Bangladesh’s plastic menace worsening

Of the 977,000 tons of plastic consumed in 2020, only 31 percent was recycled.

Staff Correspondent

Staff Correspondent

The Daily Star


December 21, 2021

Bangladesh’s plastic consumption in urban areas tripled in the 15 years to 2020, found a World Bank study, in what can be viewed as a setback for the government’s efforts to beat plastic pollution.

A large part of the plastic waste is dumped in water bodies and rivers, said the report titled “‘Towards a Multisectoral Action Plan for Sustainable Plastic Management in Bangladesh”, which was unveiled yesterday.

Of the 977,000 tons of plastic consumed in 2020, only 31 percent were recycled, according to the report. The rest were mismanaged, ending up in landfills, rivers and canals, and drains and unserved areas.

“The unmanaged plastic waste can seriously pollute the environment and have far-reaching consequences on human health,” Abu Hasnat Md Maqsood Sinha, a consultant for the report and executive director of Waste Concern, told The Daily Star.

The plastic waste mixes into the ecosystem — into the soil, water bodies, air and food chain, he said.

“With rapid growth and urbanisation, Bangladesh faced a sharp increase in both plastic use and pollution,” said Dandan Chen, acting country director of the WB.

And the pandemic has worsened plastic pollution, especially from single-use plastic used in masks, gloves and personal protective equipment, she said.

In 2020, the country’s annual per capita plastic consumption in urban areas stood at 9 kg, up from 3 kg in 2005, according to the report.

“The average per capita plastic consumption in European countries is more than 100 kg — much higher than in Bangladesh. But Bangladesh is one of the top plastic polluted countries due to mismanagement of plastic waste,” said Bushra Nishat, environmental specialist of the World Bank, while presenting the report at the event.

The problem is worse in Dhaka city, where plastic usage is significantly higher than the national average.

In 2020, the per capita plastic consumption in Dhaka stood at 24 kg, up from 9.2 kg in 2005.

About 646 tons of plastic waste is generated daily in Dhaka, which is 10 percent of all wastes generated in Bangladesh. Only 37.2 percent of the plastic waste in Dhaka is recycled.

In this circumstance, sustainable management of plastic will be crucial for Bangladesh to tackle the increasing plastic pollution and ensure green growth, the report said.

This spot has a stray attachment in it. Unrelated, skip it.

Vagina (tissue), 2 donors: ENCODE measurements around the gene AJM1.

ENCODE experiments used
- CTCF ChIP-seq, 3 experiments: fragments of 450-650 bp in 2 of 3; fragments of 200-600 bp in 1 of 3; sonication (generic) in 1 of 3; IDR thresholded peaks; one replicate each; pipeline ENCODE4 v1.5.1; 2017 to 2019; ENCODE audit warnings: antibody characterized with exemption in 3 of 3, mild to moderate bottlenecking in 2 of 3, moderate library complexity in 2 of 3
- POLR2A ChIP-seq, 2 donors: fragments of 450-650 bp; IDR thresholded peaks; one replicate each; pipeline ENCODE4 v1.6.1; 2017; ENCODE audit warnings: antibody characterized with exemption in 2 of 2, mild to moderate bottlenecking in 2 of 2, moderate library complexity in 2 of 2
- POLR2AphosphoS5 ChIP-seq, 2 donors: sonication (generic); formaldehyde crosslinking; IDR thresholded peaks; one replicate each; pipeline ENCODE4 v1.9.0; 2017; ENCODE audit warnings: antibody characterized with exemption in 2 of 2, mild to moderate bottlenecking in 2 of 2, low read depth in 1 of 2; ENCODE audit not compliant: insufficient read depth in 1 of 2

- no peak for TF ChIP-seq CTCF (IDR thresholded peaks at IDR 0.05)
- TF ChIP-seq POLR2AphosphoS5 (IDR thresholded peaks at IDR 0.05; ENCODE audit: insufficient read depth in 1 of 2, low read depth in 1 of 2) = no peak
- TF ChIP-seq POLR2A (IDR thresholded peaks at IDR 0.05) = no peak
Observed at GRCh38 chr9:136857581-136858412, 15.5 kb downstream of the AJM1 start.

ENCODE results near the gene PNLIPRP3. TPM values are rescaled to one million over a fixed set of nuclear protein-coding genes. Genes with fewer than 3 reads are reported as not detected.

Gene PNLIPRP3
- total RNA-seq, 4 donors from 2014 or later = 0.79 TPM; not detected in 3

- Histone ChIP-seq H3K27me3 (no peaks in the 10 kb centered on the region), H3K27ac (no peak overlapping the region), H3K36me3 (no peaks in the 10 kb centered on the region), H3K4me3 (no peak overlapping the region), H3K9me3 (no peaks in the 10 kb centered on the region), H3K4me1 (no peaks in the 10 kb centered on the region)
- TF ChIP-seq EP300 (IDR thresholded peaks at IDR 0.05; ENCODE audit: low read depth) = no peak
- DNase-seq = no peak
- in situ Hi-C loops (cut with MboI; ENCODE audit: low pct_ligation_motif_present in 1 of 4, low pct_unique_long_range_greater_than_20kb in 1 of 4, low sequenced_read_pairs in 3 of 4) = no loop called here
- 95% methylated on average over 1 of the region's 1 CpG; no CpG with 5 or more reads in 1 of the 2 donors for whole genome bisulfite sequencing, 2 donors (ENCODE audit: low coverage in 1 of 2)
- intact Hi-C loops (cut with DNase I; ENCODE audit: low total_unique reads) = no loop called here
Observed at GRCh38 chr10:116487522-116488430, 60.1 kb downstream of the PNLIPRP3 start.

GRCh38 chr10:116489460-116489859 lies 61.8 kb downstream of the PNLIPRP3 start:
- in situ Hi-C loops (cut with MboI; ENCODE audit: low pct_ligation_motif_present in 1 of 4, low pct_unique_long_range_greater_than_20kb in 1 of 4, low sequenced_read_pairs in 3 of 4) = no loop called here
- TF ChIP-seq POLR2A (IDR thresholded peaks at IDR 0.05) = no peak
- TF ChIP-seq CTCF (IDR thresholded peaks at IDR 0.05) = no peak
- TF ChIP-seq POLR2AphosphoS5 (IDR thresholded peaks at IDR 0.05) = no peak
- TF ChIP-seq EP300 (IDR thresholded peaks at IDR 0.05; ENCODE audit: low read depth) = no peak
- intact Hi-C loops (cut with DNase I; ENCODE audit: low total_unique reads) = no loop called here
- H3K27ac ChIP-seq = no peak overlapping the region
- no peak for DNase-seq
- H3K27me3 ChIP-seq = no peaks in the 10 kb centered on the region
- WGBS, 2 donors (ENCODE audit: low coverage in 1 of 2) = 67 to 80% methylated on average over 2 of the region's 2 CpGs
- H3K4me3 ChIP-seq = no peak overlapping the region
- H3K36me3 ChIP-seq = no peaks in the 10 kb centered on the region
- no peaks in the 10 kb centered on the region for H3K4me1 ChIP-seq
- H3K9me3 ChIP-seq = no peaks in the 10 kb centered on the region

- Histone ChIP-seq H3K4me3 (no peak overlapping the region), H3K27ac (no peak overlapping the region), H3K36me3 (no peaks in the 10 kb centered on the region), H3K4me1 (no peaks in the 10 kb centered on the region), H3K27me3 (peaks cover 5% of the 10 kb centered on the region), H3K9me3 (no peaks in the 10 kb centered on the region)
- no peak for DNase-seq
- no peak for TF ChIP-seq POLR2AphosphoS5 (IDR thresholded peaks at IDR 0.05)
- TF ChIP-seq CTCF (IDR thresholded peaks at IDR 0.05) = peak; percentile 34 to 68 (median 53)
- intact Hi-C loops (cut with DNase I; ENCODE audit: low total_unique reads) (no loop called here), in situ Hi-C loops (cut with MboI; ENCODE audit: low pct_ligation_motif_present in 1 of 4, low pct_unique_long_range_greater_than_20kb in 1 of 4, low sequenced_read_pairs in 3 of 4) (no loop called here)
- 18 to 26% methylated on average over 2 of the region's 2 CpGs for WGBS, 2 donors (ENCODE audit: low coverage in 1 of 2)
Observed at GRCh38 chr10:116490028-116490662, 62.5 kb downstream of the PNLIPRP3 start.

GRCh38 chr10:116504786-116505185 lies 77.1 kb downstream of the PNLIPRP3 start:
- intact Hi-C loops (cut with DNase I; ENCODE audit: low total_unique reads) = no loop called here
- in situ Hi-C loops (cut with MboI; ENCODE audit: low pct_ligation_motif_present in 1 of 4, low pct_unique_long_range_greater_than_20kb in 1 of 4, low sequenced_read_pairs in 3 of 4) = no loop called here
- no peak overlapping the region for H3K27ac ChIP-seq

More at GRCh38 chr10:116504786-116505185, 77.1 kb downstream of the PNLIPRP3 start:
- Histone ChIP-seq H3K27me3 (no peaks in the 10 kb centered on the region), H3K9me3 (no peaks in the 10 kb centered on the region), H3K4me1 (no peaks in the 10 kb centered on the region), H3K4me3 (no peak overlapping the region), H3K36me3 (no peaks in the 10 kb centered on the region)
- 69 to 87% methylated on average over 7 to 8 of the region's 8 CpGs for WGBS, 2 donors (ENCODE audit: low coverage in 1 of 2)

While Bangladesh has taken steps in curbing plastic pollution over the years, the outcomes were varied.

For instance, in 2002, Bangladesh was the world’s first country to ban plastic shopping bags.

However, after some time, plastic pollution increased again.

The Jute Packaging Act 2010 for six essential items (paddy, rice, wheat, maize, fertiliser, sugar) promoted an alternative to plastic packaging.

In 2020, a High Court directed concerned authorities to ban single-use plastic in coastal areas and all hotels and motels across the country.

And yet, plastic pollution prevails.

The National Action Plan for Sustainable Plastic Management has set a target of recycling 50 percent of plastics by 2025, phasing out targeted single-use plastic by 90 percent by 2026, and reducing plastic waste generation by 30 percent by 2030 from 2020/21 baseline.

The plan, which is aligned with the eighth five-year plan, focuses on the circular use of plastic based on the 3R strategy: reduce, reuse and recycle.

A circular economy will help create new value chains, green skills, employment, and innovative products while addressing social and environmental challenges, the report concluded.

To implement the National Action Plan, commitment from all stakeholders, including citizens, the government, private sector, development partners and citizens will be important, said Eun Joo Allison Yi, senior environment specialist at the WB, and co-author of the report.

To implement the action plan, the report identified policy reforms, technologies, infrastructure, investment and institutional capacity-building needs.

The report, which was prepared in collaboration with the Department of Environment and ProBlue, a multi-donor trust fund, provided a blueprint for managing plastic pollution over the short-term (2022-2023), medium-term (2024-2026) and the long-term (2027-2030).

“Going forward, sustainable plastic management — from designing a product to minimising plastic use, to recycling — will be critical to ensure green growth for the country. We commend the government’s commitment to implement a National Action Plan to beat plastic pollution,” Chen said.

Speaking as chief guest, Md. Shahab Uddin, minister of forest, environment and climate change, stressed the enforcement of the law to reduce plastic pollution.

“The government wants to implement the 3R strategy through social inclusion. We have to encourage people to reduce the use of plastics,” he said.

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